No such thing as a cheap school Building schools bigger, and sooner rather than later, produces savings.

January 15, 1996

BY AGREEING to explore construction of a larger elementary school than the norm in Eldersburg, the Carroll County Board of Education is taking the right approach.

Larger schools conserve taxpayer dollars, because they reduce costs for bricks and mortar, as well as staffing. In undertaking such a revision, however, county school officials must take care not to compromise their primary mission -- providing the best possible education for students.

There is nothing inherently wrong with the county commissioners' stated desire to build larger schools. It makes a lot of sense to increase the capacity of some schools on the drawing board.

In the case of the elementary in Eldersburg, officials believe a 600-pupil facility would be filled to capacity the day it opened. Designing it to accommodate an additional 150 students is preferable to being immediately forced to add portable trailers out back.

The problem is that in parts of this rural-suburban county, a 750-student elementary school would never be fully utilized. Filling the desks in such a school would require busing in children from distant neighborhoods, offsetting one-time construction savings.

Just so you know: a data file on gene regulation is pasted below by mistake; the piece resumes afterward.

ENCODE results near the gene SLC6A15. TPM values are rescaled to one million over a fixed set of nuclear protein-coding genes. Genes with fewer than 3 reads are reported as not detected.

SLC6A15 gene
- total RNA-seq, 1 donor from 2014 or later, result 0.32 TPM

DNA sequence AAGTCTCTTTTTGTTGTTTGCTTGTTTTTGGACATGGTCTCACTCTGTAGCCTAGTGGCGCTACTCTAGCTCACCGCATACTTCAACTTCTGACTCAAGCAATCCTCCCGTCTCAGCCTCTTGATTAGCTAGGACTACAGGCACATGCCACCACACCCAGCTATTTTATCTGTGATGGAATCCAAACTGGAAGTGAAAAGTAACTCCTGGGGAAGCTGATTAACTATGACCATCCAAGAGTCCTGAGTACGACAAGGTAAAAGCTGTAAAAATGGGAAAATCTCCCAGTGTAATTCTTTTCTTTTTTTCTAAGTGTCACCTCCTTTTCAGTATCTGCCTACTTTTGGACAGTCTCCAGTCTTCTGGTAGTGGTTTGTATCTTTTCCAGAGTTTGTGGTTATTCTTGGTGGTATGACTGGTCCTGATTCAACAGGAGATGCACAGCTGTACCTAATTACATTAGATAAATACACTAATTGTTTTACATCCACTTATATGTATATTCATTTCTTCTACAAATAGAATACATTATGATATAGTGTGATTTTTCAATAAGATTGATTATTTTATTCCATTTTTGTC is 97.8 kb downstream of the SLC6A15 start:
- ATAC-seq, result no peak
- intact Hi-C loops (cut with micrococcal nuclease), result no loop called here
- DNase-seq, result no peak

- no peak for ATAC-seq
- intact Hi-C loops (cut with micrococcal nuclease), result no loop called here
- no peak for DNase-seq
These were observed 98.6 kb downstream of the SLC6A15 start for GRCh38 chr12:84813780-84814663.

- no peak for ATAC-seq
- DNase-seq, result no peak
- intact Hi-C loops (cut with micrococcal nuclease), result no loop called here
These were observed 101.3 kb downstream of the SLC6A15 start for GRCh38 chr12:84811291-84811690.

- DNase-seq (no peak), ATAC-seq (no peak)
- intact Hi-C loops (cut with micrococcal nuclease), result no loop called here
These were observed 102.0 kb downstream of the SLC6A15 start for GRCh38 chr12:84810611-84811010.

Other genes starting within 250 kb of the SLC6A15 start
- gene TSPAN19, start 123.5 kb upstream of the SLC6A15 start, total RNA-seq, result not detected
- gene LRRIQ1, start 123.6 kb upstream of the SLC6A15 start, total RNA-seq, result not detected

Changes in school construction policy must remain mindful of the trade-offs that come with economies of scale. Bigger schools require larger heating and cooling systems, more bathrooms, larger cafeterias and recreation facilities. School and county officials need to work up a careful cost-benefit analysis to ensure they are getting the most bang out of their education buck.

One critical issue involved with increasing the size of new schools: The state may not finance these last-minute changes.

So be it. For the past decade, Carroll County has had a critical need for new schools. Waiting for state funds only exacerbated the overcrowding in a number of schools in growing South

Carroll, and the delay increased the ultimate cost.

With interest rates low, the county is in a good position to expeditiously build the needed school classrooms. At this point, postponing the construction of needed education buildings would be a false savings.

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